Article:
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This work presented here would not have been possible without the enormous efforts put forth by the investigators and participants from Psychiatric Genetics Consortium, iPSYCH, UK Biobank and 23andMe. The work from these contributing groups was supported by numerous grants from governmental and charitable bodies as well as philanthropic donation. Research reported in this publication was supported by the National Institute of Mental Health of the National Institutes of Health (NIH) under Award Number R01MH120219. The content is solely the responsibility of the authors and does not necessarily represent the official views of the NIH. A.D.G. was additionally supported by NIH grant R01HD083613. E.M.T.-D. was additionally supported by NIH grants R01AG054628 and R01HD083613 and the Jacobs Foundation. E.M.T.-D. is a faculty associate of the Population Research Center at the University of Texas, which is supported by NIH grant P2CHD042849, and the Center on Aging and Population Sciences, which is supported by NIH grant P30AG066614. M.G.N. is additionally supported by ZonMW grants 849200011 and 531003014 from The Netherlands Organisation for Health Research and Development and a VENI grant awarded by NWO (VI.Veni.191 G.030) and is a Jacobs Foundation Fellow. W.A.A. is supported by the European Union’s Horizon 2020 Research and Innovation Programme, Marie Sklodowska Curie Actions – MSCA-ITN-2016 – Innovative Training Networks under grant agreement 721567. H.F.I. is supported by the Aggression in Children: unraveling gene-environment interplay to inform Treatment and InterventiON strategies (ACTION) project. ACTION receives funding from the European Union Seventh Framework Program (FP7/2007-2013) under grant agreement 602768. C.M.L. is supported by the National Institute for Health Research Biomedical Research Centre at South London and Maudsley NHS Foundation Trust and King’s College London. A.M.M. is supported by the Wellcome Trust (104036/Z/14/Z, 216767/Z/19/Z), UKRI MRC (MC_PC_17209, MR/S035818/1). K.-P.L. is supported by the Deutsche Forschungsgemeinschaft (DFG: CRU 125, CRC TRR 58 A1/A5, No. 44541416), the European Union’s Seventh Framework Programme under grant 602805 (Aggressotype), the Horizon 2020 Research and Innovation Programme under grant 728018 (Eat2beNICE) and 643051 (MiND), Fritz Thyssen Foundation (10.13.1185), ERA-Net NEURON/RESPOND 01EW1602B, ERA-Net NEURON/DECODE FKZ01EW1902 and 5-100 Russian Academic Excellence Project. G.B. is supported by the National Institute for Health Research Biomedical Research Centre at South London and Maudsley NHS Foundation Trust and King’s College London. P.H.L. is supported by NIH grants R01MH119243 and R00MH101367. The iPSYCH team was supported by grants from the Lundbeck Foundation (R102-A9118, R155-2014-1724 and R248-2017-2003), the EU FP7 Program (grant 602805, ‘Aggressotype’) and H2020 Program (grant 667302, ‘CoCA’), NIMH (1U01MH109514-01 to ADB) and the universities and university hospitals of Aarhus and Copenhagen. The Danish National Biobank resource was supported by the Novo Nordisk Foundation. High-performance computer capacity for handling and statistical analysis of iPSYCH data on the GenomeDK HPC facility was provided by the Center for Genomics and Personalized Medicine and the Centre for Integrative Sequencing (Aarhus University, Denmark) (grant to A.D.B.).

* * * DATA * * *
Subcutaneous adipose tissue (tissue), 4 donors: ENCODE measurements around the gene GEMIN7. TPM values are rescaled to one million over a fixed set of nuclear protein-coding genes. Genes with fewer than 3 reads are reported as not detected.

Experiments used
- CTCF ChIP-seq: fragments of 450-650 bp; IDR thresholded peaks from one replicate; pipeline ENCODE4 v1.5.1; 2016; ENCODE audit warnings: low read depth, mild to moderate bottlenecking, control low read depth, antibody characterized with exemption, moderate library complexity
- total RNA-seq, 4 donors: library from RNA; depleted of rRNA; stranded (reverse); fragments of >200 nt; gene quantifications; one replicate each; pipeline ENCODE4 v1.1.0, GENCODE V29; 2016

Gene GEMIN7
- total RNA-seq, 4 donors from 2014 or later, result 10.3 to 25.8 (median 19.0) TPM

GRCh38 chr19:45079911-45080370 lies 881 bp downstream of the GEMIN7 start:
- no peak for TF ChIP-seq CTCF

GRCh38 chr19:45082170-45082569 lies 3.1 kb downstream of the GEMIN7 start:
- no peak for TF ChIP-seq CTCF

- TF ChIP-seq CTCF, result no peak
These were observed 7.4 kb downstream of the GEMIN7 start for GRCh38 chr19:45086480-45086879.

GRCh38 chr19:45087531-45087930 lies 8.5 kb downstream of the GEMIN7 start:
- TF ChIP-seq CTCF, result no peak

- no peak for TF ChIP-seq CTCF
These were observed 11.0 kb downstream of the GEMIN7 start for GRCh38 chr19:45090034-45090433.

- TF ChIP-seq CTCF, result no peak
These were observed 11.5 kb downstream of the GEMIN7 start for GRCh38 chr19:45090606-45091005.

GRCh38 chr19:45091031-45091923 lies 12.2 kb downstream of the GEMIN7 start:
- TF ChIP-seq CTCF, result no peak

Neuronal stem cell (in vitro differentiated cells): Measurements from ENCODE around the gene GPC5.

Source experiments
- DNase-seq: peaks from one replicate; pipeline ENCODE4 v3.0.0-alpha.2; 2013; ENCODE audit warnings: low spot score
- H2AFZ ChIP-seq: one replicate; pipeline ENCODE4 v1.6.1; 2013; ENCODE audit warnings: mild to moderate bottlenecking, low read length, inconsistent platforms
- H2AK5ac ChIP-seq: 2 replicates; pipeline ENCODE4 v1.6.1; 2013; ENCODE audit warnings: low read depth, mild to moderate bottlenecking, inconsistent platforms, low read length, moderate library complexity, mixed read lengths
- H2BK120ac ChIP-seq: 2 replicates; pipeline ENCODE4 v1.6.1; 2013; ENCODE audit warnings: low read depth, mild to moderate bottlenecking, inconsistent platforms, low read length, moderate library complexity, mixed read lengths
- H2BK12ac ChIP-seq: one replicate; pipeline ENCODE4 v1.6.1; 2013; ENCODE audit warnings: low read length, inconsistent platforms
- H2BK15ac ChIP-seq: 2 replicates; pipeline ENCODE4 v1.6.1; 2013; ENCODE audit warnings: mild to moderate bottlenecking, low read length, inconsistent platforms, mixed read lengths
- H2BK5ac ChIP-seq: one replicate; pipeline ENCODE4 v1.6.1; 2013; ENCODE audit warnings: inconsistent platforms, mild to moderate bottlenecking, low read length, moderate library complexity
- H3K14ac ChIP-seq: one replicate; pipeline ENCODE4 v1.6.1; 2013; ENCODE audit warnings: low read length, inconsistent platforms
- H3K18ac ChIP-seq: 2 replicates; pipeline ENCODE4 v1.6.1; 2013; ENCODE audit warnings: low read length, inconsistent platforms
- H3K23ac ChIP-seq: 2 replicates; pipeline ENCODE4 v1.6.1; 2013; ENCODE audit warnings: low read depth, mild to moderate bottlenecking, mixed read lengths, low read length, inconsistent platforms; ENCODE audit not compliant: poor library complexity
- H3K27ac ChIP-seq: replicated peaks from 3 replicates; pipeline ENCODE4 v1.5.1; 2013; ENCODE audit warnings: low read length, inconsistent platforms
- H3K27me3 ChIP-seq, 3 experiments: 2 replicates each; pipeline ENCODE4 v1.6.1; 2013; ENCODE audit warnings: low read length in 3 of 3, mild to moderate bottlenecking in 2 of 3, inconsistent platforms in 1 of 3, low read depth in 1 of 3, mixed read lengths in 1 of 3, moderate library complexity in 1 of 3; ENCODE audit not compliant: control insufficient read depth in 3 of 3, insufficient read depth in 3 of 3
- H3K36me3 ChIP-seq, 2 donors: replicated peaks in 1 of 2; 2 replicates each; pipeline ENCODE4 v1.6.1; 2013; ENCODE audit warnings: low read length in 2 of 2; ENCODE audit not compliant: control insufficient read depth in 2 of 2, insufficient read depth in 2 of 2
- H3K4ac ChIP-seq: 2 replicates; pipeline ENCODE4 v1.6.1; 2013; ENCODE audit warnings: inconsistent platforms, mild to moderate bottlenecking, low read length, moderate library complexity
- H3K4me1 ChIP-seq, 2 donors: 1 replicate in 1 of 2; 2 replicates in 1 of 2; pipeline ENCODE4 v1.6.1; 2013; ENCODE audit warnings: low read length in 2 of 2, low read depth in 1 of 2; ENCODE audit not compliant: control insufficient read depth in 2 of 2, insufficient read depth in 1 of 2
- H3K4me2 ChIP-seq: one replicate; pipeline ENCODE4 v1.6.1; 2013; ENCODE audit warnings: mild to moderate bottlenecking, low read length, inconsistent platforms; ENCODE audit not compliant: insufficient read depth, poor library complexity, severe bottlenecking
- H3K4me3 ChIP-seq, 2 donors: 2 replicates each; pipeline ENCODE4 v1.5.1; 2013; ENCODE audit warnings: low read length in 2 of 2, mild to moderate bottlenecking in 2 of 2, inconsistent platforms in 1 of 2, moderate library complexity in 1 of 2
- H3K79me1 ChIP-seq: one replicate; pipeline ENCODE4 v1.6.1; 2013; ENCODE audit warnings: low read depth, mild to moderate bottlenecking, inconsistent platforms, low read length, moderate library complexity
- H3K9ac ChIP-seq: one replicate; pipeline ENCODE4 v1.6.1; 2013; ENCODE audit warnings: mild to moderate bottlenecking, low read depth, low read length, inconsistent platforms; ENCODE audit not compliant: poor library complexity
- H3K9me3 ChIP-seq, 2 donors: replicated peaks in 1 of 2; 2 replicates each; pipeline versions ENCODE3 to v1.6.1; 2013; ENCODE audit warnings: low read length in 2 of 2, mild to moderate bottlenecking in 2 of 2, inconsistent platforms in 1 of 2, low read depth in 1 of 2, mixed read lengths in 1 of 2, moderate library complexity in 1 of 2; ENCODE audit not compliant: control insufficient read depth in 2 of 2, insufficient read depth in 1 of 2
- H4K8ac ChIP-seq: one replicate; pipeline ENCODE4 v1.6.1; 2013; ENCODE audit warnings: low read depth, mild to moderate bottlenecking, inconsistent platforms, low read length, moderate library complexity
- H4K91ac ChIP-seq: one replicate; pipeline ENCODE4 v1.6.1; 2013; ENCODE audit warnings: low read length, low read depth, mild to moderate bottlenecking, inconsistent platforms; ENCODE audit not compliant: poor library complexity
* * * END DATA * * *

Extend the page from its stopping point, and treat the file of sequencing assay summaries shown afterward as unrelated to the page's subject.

J.W.S. is an unpaid member of the Bipolar/Depression Research Community Advisory Panel of 23andMe. C.M.L. is on the SAB for Myriad Neuroscience. G.B. is a scientific advisor for COMPASS Pathways. The other authors declare no competing interests.
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Grotzinger, A.D., Mallard, T.T., Akingbuwa, W.A. et al. Genetic architecture of 11 major psychiatric disorders at biobehavioral, functional genomic and molecular genetic levels of analysis. Nat Genet 54, 548–559 (2022). https://doi.org/10.1038/s41588-022-01057-4